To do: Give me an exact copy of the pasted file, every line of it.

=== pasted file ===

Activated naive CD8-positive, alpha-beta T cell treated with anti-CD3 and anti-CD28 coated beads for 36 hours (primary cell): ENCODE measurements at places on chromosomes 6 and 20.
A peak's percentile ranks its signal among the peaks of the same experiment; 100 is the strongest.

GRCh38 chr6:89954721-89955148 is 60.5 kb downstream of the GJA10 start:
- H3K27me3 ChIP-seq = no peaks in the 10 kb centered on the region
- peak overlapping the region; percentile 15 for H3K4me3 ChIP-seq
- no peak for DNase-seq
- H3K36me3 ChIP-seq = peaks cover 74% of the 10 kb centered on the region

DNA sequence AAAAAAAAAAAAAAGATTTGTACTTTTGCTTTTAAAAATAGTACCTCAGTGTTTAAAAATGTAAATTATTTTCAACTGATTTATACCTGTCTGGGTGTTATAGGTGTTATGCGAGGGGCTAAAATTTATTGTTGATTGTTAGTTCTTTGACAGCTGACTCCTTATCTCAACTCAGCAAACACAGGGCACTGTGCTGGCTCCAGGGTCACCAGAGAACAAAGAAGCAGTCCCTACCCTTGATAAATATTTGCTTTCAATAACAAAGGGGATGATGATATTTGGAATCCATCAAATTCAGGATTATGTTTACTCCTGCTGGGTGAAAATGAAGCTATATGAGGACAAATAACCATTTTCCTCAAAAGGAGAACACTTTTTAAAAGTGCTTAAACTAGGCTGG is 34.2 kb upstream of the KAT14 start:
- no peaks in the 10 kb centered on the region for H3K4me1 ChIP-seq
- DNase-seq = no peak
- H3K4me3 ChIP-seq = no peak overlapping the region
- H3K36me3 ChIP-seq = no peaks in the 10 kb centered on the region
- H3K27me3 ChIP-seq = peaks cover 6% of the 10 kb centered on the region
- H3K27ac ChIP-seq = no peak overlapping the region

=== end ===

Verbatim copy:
Activated naive CD8-positive, alpha-beta T cell treated with anti-CD3 and anti-CD28 coated beads for 36 hours (primary cell): ENCODE measurements at places on chromosomes 6 and 20.
A peak's percentile ranks its signal among the peaks of the same experiment; 100 is the strongest.

GRCh38 chr6:89954721-89955148 is 60.5 kb downstream of the GJA10 start:
- H3K27me3 ChIP-seq = no peaks in the 10 kb centered on the region
- peak overlapping the region; percentile 15 for H3K4me3 ChIP-seq
- no peak for DNase-seq
- H3K36me3 ChIP-seq = peaks cover 74% of the 10 kb centered on the region

DNA sequence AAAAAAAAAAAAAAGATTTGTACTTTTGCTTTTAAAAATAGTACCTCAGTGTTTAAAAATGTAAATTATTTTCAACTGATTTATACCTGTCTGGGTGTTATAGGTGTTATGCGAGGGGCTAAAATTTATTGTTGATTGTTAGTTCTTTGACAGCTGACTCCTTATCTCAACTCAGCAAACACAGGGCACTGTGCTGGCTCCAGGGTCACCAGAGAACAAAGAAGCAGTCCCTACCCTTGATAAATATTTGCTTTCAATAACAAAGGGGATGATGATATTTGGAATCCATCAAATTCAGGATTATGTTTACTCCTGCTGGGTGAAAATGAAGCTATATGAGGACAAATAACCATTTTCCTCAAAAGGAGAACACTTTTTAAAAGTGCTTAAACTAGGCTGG is 34.2 kb upstream of the KAT14 start:
- no peaks in the 10 kb centered on the region for H3K4me1 ChIP-seq
- DNase-seq = no peak
- H3K4me3 ChIP-seq = no peak overlapping the region
- H3K36me3 ChIP-seq = no peaks in the 10 kb centered on the region
- H3K27me3 ChIP-seq = peaks cover 6% of the 10 kb centered on the region
- H3K27ac ChIP-seq = no peak overlapping the region